Office 365 now includes Multi-Factor Authentication for its Midsize Business, Enterprise plans, Academic plans, Nonprofit plans, and standalone Office 365 plans. No additional purchase will be required to enable this security features in the existing Office 365 plans.
Multi-factor authentication increases the security of user logins for cloud services beyond the password. The second authentication method included in Office 365 allows users to sign in via a phone call, text message, or an app notification on their smartphone after correctly entering their password.
This feature has been available for Office 365 administrative roles since June 2013, the addition of multi-factor authentication to other user accounts is part of Microsoft’s ongoing effort to enhance security for Office 365.
App Passwords in Multi-Factor Authentication for Office 365
Users who are enrolled for multi-factor authentication are required to configure App Passwords in order to use Office desktop applications, including Outlook, Lync, Word, Excel, PowerPoint, and SkyDrive Pro.
Once an information worker has logged in with multi-factor authentication, they will be able to create one or more App Passwords for use in Office client applications. An App Password is a 16-character randomly generated password that can be used with an Office client application as a way of increasing security in lieu of the second authentication factor.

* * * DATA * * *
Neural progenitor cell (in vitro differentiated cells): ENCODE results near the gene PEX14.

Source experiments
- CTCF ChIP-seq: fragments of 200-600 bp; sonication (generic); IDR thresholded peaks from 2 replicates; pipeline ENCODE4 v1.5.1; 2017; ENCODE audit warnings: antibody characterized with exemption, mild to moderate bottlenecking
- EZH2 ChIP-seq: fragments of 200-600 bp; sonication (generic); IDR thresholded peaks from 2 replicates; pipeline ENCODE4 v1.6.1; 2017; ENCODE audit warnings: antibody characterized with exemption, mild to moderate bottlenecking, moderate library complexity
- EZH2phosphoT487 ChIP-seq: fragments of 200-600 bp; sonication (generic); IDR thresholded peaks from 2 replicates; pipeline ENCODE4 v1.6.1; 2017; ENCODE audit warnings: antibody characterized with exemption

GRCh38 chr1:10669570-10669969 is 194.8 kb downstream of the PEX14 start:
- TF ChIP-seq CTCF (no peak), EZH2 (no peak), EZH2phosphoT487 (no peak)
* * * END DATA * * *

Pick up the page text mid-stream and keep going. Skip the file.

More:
App Passwords are not available for use with PowerShell access to Office 365, and they can be turned off entirely for the Office 365 tenant for customers who have special security policies.
The ability to use multi-factor authentication directly from Office 2013 client applications may soon be coming to Office 365 customers. This will include native multi-factor authentication for applications such as Outlook, Lync, Word, Excel, PowerPoint, PowerShell, and OneDrive for Business, with a release date planned for later in 2014. This update includes the current phone-based multi-factor authentication, and it adds capability to integrate other forms of authentication such as: third-party multi-factor authentication solutions and smart cards. Smart card support is planned to include the U.S. Department of Defense (DoD) Common Access Card (CAC) and the U.S. Federal Personal Identity Verification card (PIV), among others. We’ll give you more information about these and more updates closer to release.